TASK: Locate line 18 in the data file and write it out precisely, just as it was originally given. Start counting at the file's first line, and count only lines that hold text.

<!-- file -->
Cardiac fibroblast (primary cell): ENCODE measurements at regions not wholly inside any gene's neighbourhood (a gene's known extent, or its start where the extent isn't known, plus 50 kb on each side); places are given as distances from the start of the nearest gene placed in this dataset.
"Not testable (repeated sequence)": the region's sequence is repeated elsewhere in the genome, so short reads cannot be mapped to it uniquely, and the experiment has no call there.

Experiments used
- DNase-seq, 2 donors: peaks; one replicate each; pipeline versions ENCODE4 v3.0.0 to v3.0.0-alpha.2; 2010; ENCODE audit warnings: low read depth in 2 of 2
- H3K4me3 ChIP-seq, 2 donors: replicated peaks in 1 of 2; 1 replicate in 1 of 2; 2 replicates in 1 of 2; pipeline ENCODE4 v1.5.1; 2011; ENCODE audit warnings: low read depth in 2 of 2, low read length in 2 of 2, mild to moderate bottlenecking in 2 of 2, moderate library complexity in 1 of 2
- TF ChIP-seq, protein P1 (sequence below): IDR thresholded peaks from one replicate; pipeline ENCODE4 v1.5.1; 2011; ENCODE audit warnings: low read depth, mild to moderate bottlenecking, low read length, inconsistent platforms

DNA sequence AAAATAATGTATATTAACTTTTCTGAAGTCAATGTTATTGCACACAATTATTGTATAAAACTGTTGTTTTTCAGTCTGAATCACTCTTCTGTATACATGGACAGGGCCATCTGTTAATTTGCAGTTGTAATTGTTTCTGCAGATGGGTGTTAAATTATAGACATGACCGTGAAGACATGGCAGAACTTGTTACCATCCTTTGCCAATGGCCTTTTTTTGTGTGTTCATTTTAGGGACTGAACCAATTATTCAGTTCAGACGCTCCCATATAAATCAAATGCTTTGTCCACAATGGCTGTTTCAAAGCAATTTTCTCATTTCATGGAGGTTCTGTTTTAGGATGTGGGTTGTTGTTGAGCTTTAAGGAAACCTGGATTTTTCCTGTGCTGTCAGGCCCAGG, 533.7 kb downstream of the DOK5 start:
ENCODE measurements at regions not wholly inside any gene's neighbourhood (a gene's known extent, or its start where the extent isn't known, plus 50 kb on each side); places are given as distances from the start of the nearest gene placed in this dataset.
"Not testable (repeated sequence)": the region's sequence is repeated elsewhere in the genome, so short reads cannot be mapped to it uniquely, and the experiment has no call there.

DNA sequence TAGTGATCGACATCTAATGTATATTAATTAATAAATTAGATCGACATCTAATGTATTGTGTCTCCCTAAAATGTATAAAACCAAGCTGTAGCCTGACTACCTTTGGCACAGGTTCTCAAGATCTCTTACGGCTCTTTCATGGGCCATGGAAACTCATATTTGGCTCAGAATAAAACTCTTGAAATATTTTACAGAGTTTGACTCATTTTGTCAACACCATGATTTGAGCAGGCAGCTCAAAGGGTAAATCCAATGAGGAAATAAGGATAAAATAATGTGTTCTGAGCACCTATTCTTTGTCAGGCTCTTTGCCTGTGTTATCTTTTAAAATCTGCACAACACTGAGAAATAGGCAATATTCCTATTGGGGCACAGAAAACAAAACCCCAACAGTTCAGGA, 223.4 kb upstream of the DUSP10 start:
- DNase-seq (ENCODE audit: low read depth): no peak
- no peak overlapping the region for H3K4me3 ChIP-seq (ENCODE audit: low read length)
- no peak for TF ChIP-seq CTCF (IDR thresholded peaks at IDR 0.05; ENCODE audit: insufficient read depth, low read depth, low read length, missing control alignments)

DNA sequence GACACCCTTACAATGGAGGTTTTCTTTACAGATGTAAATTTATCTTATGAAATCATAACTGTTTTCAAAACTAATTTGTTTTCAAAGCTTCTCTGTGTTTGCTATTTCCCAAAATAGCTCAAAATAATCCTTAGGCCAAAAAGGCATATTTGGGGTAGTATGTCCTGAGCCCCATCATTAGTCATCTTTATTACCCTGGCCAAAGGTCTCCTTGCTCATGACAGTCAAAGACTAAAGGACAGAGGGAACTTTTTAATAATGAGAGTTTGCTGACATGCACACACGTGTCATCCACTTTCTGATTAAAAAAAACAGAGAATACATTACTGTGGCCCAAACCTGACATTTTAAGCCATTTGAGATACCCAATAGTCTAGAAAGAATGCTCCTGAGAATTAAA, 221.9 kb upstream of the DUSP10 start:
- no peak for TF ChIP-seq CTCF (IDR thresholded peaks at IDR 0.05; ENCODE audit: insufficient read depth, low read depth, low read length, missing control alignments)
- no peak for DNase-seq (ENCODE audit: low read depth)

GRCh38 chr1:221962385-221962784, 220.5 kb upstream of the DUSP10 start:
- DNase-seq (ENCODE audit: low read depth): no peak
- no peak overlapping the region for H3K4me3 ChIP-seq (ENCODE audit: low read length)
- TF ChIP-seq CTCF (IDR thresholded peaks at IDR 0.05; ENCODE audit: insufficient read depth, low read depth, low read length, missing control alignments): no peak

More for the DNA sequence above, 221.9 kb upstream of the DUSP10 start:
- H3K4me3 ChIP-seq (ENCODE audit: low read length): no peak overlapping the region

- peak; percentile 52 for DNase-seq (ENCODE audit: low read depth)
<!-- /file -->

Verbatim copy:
- DNase-seq (ENCODE audit: low read depth): no peak